Bonhomme du Carnaval stands in front of the Iron Throne. The man next to him holds a sword made completely of ice and brings the frozen blade down upon a strand of solid water, shattering both. A castle looms to my right. This is a cold wedding, a frigid allegory of my entire life. HBO has partnered with the City of Quebec, and in spite of my usual brand cynicism, a special kind of magic has been revealed.
Yesterday, I was confused about why HBO would fly a small group of Canadian journalists to Quebec City to spend a night in the famous Hotel de Glace, the largest igloo in North America. Now, standing mere metres from Bonhomme (a cultural figure more magical than Santa Claus and the subject of at least 33 percent of my French language education) and a to-scale ice sculpture of one of the biggest pop culture icons of the past four years, I understand. Spectacle that invokes history is magic, and they way we access that magic today is through a shared love of symbols and stories.
The ice hotel is intimidating, made of weather and indifferent to life. But I survived because Game of Thrones provided a story that made it human, and the effect is no less powerful even if the story isn’t real.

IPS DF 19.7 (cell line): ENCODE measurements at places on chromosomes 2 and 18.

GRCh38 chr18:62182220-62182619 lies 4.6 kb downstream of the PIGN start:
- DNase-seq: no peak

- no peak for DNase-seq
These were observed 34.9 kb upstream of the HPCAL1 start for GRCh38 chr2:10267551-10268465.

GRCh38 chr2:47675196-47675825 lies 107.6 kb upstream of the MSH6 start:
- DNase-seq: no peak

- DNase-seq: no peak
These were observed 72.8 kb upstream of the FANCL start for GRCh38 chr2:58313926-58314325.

Made completely out of ice and sporting an internal ambient temperature of -5 degrees celsius, the Hotel de Glace is at once beautiful and dangerous. Going on a tour to see the structure’s 44 snow suites gives one the impression that for all the strange human aesthetic, the building has the ability to kill you with cold, alien indifference. My room had two chairs made completely of naked ice; they were not for sitting. If one were to leave her phone on the bedside table over night, it would be consumed by the hotel. That was made clear during the half hour tutorial on how to sleep in ice rooms.
Like Castle Black, the residence of Jon Snow and his forsaken brothers at the Wall, the ice hotel is spectacular and cold. Aside from the threat of ice zombies, the Hotel de Glace is actually more hostile than Castle Black, since fire won’t melt the rooms and drown the watchers on the Wall in their sleep. As such, the dormitory at The Wall is probably a few toasty degrees warmer than the hotel’s sub zero accommodations.
After learning how to not die while sleeping, we were invited to the chapel. Our cold approach was met with torches, a red carpet and the Game of Thrones theme, while a light projected on the snow read “All Men Must Die”.